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Wednesdays with Writers: Bestselling author and award-winning journalist Robert Kolker talks about the Long Island Serial Killer (LISK), the evolution of sex work, how our justice system isn’t always fighting, his forthcoming book, and more in his true-crime narrative LOST GIRLS

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By Leslie Lindsay 

A PUBLISHERS WEEKLY top ten book of 2013 about an infamous Long Island serial killer (LISK).

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Award-winning investigative reporter, Robert Kolker delves into the LOST GIRLS like someone writing fiction. LOST GIRLS (Harper, 2013) is  deeply researched and backstories of all the girls (who worked as on-line escorts) are explored. For this, I found the writing very compelling and humanizing. Kolker goes back, way back, to the origins of these girls’ lives, namely foster care and other challenging situations. We see how easy it might be to fall into the throes of prostitution: drugs, drama, death, dollars…it seems like an easy way to make a buck.

That would be the first quarter or so of the book. The next half or so is about how these girls–Melissa, Maureen, Megan, Amber, Shannan go missing, end up dead. Is there a serial killer on the loose? Is it just coincidence that their bodies all wash up on the same Oak Beach shore, could it be that death is the fate of sex workers? It’s hard to say. Kolker does an exceptional job of giving a clear and unbiased portrait of each girls’ family. 

And then we dive into the forensics of the matter. There are some ‘whodunit’ moments and cast of suspects, but no one seems to be talking.

Please join  me in welcoming Bob Kolker to the blog couch as we chat about this deeply researched, yet completely unsettling, true crime tale.

Leslie Lindsay: Bob, it’s great to have you. I know LOST GIRLS is a work of nonfiction about five women connected by the same criminal investigation—a suspected serial killer (or killers) operating in Long Island from about 1996 until about 2010. What struck you about this case that you had to dive in? Is it your geographic proximity, being in Brooklyn, or something else?

Bob Kolker: Thanks, Leslie—I’m glad to have the chance to talk about LOST GIRLS.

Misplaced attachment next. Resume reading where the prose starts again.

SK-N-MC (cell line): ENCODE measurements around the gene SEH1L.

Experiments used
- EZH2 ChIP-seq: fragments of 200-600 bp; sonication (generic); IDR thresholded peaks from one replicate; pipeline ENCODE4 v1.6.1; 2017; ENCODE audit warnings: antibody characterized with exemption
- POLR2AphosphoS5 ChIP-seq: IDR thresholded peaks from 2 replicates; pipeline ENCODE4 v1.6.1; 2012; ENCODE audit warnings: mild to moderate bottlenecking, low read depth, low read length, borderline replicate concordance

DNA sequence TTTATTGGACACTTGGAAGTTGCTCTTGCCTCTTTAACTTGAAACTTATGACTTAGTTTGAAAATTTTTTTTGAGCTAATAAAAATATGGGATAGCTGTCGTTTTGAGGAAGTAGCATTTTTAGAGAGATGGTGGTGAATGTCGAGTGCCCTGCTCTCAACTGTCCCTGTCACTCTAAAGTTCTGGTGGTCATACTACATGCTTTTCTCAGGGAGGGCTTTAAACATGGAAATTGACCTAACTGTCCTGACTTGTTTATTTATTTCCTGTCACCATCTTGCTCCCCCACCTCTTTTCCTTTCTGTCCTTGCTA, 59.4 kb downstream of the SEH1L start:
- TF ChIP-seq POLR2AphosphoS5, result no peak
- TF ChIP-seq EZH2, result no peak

I first learned about the five women in LOST GIRLS while covering the case of the Long Island serial killer for New York magazine in early 2011, shortly after the first four bodies were discovered along a desolate stretch of highway near the southern coast. By then, people who followed the headlines knew that the five women all connected by this case were oddly similar: petite, in their twenties, and working as escorts online. But when I started to learn more about these women’s lives, and I saw that everything that society might commonly assume about them was wrong. They weren’t social outcasts. They stayed in close touch with their families—their mothers and sisters, and, in some cases, ex-husbands and children. What they had in common, I discovered, was that they all came from parts of the country the media overlooks—poor, struggling areas where becoming a prostitute might not have been the most desirable path, yet somehow has become a valid, almost normal option. 

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What started as reporting on crime and murder became also about misogyny and class, and the shocking differences in how our criminal justice system treats the rich and poor. While I hoped the book would maintain visibility for the case, I also hoped the LOST GIRLS would help explain why these women where more than just what the media was painting them as. I wanted to find out why they felt they had to work in the shadows to survive—and to explain how the shadows sadly became the perfect place for a killer to find them.

L.L.: LOST GIRLS is such an intricate web of drugs, death, drama, and yet you find a way for readers to ‘get to know’ these girls, their families of origin, and little quirks about them. Can you tell us what your research process was like?

Bob Kolker: I’m very lucky to have had spent 17 years as a writer of feature and cover stories at New York magazine, where I got a lot of experiencing interviewing vulnerable sources for articles involving a variety of sensitive issues, including sexual abuse, the loss of family members on 9/11, and the police shooting of Sean BellIn each case, I do what I can to be sensitive and even empathetic in my reporting, while retaining the impartiality and distance that is required for responsible storytelling. That’s a challenging line to walk, but I’m grateful to have a lot of experience walking that line.

When I approached the women’s families about a book, I made it clear that I considered it my responsibility to move beyond the headlines and present complete portraits of each woman. I spent a lot of time in the hometowns of each woman, speaking to friends and relatives alike.  I kept coming back to the families in order to demonstrate that I wasn’t just doing a quick take on their lives, but really wanted to take their stories seriously.  It took a lot of time, but I’m very grateful to all of the families for their candor and trust.

“[Lost Girls‘s] sense of mastery carries over into Mr. Kolker’s lean but ductile prose. Reading this true-crime book, you’re reminded of the observation that easy reading is hard writing.